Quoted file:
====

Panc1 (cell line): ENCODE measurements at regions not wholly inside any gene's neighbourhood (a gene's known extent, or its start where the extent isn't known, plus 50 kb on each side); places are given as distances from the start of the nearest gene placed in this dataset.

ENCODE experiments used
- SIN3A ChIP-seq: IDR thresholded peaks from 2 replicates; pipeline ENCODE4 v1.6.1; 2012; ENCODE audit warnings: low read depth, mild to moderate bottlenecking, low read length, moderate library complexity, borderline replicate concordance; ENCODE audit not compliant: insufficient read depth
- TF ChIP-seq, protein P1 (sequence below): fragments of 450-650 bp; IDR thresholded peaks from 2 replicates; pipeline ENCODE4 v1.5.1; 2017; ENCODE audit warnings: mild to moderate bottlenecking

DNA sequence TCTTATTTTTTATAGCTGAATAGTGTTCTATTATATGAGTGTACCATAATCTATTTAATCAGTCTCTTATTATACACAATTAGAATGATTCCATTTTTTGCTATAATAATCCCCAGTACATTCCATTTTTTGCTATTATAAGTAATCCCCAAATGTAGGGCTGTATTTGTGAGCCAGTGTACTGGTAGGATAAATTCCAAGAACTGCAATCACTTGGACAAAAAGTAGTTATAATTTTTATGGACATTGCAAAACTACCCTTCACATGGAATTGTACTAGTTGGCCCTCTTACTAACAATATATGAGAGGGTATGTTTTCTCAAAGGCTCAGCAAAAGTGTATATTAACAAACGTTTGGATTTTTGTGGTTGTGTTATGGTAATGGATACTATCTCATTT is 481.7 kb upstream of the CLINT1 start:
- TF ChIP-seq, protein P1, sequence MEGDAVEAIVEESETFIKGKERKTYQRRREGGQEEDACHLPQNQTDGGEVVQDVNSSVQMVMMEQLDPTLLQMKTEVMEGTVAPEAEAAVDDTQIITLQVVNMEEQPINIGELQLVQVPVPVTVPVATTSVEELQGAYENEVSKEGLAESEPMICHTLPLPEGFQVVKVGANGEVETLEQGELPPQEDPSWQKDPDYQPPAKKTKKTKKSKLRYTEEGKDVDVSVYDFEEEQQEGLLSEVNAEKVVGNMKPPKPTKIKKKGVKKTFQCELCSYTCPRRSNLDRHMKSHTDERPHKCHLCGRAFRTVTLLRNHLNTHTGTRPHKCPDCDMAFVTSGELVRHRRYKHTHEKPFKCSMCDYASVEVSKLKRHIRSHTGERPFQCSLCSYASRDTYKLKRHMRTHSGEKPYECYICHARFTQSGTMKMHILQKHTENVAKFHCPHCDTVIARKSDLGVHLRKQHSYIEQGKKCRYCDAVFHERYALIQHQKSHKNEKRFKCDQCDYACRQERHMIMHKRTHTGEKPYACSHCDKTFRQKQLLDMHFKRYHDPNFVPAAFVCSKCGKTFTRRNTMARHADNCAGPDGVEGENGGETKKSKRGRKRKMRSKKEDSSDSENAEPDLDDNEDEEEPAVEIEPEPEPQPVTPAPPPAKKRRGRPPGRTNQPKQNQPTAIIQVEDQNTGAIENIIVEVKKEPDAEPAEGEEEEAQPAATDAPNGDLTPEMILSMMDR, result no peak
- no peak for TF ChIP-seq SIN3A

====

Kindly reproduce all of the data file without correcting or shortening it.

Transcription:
Panc1 (cell line): ENCODE measurements at regions not wholly inside any gene's neighbourhood (a gene's known extent, or its start where the extent isn't known, plus 50 kb on each side); places are given as distances from the start of the nearest gene placed in this dataset.

ENCODE experiments used
- SIN3A ChIP-seq: IDR thresholded peaks from 2 replicates; pipeline ENCODE4 v1.6.1; 2012; ENCODE audit warnings: low read depth, mild to moderate bottlenecking, low read length, moderate library complexity, borderline replicate concordance; ENCODE audit not compliant: insufficient read depth
- TF ChIP-seq, protein P1 (sequence below): fragments of 450-650 bp; IDR thresholded peaks from 2 replicates; pipeline ENCODE4 v1.5.1; 2017; ENCODE audit warnings: mild to moderate bottlenecking

DNA sequence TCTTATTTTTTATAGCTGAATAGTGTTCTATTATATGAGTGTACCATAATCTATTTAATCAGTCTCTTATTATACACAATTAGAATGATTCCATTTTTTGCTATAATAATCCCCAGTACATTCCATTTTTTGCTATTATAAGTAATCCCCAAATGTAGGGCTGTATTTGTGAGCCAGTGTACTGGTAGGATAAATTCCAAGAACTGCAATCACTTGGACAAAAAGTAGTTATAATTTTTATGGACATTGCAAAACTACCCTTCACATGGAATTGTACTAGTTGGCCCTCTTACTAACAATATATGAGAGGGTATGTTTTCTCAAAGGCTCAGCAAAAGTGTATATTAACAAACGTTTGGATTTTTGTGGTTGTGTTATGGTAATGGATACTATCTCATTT is 481.7 kb upstream of the CLINT1 start:
- TF ChIP-seq, protein P1, sequence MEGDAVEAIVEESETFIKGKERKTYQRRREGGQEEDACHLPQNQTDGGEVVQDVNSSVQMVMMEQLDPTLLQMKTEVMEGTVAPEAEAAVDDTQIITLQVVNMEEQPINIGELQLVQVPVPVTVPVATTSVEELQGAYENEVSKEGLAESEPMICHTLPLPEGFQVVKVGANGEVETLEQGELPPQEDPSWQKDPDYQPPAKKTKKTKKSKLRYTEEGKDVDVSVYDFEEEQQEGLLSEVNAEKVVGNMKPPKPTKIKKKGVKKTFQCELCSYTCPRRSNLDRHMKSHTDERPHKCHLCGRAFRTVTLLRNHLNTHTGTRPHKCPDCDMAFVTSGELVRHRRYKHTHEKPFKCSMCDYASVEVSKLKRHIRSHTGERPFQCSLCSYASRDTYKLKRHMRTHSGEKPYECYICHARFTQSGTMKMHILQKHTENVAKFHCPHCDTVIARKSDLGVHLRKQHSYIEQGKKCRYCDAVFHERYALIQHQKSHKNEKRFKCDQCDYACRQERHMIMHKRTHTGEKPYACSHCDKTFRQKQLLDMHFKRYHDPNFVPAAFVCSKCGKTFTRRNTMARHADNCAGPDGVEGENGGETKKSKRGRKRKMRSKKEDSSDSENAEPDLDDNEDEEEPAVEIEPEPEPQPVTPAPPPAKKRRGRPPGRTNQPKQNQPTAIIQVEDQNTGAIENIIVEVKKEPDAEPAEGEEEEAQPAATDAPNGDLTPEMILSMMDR, result no peak
- no peak for TF ChIP-seq SIN3A